back to article Broadbandit nabbed in Wi-Fi bust

A laptop user was collared by police community support officers in west London yesterday for allegedly pilfering someone else's Wi-Fi. Local rag The Richmond and Twickenham Times reports that the 39-year-old man was spotted on Tuesday morning working outside a house in Prebend Gardens, in leafy Chiswick. After admitting using …

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This Law is Completely Re-dick-ularse

I'm sure my fellow Brit's are now sleeping soundly at night knowing that their WiFi Networks and bandwidth are being protected by the Gestapo. Didn't we fight a war 60 odd years ago over perversions like this?

These are the types of law's that make the UK government look uneducated and behind the times with regards to technology. The country's legal system is stuck in the 18th Century - if the doddering 85 year old judge who's half deaf with a serious case of piles and gout doesn't understand it (which he won't), then it's "off to the gallows with you".

If you have not taken adequate measures to ensure the security of the transmission, then it implies that you don't care about the security of the signal. It would take someone with only a limited amount of Tech Savvy to laugh this one out of court.

I saw the light and left that bloody country 20 years ago because of BS like this.

What's next? Arresting some for wearing a loud shirt in a built up area?

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In Corfu ....

town all of the WiFi networks are Open and unsecured. When I asked a local why this was, he replied that it was "normal" for them to share their resource like that for the good of everyone.

Moving swiftly across to our particular Police State and see that we can't even give away our bandwidth if we wanted to. Did the local Nazis even bother asking the person who's wireless network it was whether or not they minded.

Reminds me of the story in yesterday's paper where a father who's 21-year old son was beaten to a pulp by a local yob was told to write to his MP rather than bother the local Plod.

Gives yer that right warm feeling, dunnit?

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Priorities

What a warped sense of priorities. Kick the crap out of someone on a Friday night and get an £80 on the spot fixed penalty (as seen on TV so it must be true); pilfer a bit of bandwidth and get marched off to the station for a serious investigation.

I'm surprised the PCSOs even noticed; round here they are only seen standing in groups of 5 or 6 outside the local shopping centre having a cosy chat.

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Anonymous Coward

Dishonest access *and* intent to avoid payment?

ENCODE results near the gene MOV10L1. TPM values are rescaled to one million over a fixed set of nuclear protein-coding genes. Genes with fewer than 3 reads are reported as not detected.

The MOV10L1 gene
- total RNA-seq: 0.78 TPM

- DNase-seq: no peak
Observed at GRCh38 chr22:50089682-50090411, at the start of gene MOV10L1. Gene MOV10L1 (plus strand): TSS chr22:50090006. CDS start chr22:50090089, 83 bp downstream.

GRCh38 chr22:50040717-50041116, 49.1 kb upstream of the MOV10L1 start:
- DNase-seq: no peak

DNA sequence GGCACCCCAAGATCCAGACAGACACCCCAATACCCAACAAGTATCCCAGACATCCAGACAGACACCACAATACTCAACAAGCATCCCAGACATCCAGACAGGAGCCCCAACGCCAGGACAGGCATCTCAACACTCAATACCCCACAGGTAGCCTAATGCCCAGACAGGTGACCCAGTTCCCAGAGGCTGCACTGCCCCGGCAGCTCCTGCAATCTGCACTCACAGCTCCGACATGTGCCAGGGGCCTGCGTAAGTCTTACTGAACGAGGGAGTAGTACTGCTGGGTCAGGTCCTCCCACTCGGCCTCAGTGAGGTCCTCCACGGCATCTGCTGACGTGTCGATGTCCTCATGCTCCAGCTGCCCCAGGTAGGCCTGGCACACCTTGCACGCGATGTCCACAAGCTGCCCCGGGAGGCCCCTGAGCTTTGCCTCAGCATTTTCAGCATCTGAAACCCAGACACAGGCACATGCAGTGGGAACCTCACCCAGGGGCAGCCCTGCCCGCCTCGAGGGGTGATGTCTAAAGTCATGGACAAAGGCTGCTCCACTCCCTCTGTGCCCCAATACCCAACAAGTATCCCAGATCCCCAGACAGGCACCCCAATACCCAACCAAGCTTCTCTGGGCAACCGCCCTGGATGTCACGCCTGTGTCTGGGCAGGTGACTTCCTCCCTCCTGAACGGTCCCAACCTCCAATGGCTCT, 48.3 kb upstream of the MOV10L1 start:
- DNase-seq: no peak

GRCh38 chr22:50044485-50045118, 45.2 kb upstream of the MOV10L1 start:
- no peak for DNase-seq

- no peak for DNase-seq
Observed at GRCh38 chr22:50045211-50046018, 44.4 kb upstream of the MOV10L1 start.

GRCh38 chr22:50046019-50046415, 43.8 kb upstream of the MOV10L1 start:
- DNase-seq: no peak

The relevent part of the Communications Act 2003 goes:-

"Offences relating to networks and services

125 Dishonestly obtaining electronic communications services

(1) A person who

(a) dishonestly obtains an electronic communications service, and

(b) does so with intent to avoid payment of a charge applicable to the provision of that service,

is guilty of an offence."

So he would have to have gained access dishonestly (which is worth arguing about if the wifi access was unsecured) *and* intended to avoid applicable payment (which is difficult if the wifi access was unsecured; ie free to all).

The CPS ought to be a bit wary of prosecuting him if he seems able to afford a court case.

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Bronze badge

Some real idiots here.

If I leave my door unlocked (by accident or on purpose) this does not give you the right to enter my property and sit on my couch or even use my phone to call 0800 numbers. I am quite positive that those people who are comparing an open wireless network to an open house would not be happy if they came home to find someone in their house watching really dodgy porn on their DVD/TV. So stop talking BS that its ok to use another persons network because there is no lock on it. Or leave your front door open so that I can come round and help myself to your facilities, you don't have a problem with this - remember.

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Anonymous Coward

Just dishonest access.

"(b) does so with intent to avoid payment of a charge applicable to the provision of that service"

Did the man with the open router charge for the service? I don't think so, and leaving his router free to use indicates no charge. That doesn't seem to prevent prosecution, they just look for someone along the route that DOES charge and use that instead.

"If I leave my door unlocked (by accident or on purpose) this does not give you the right to enter my property "

If I knock on the door and ask to come in, and you give me permission I can enter. His computer asked and his computer was given permission. He can't tell the difference between WiFi intentionally free and unintentially free. Just like his mobile phone asks to use Vodaphone roaming and is given permission, he doesn't have a special contract with Vodaphone, he just assumes it's OK because Vodaphone's router lets him connect.

Would it be OK to lock up every delivery men?

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Anonymous Coward

Title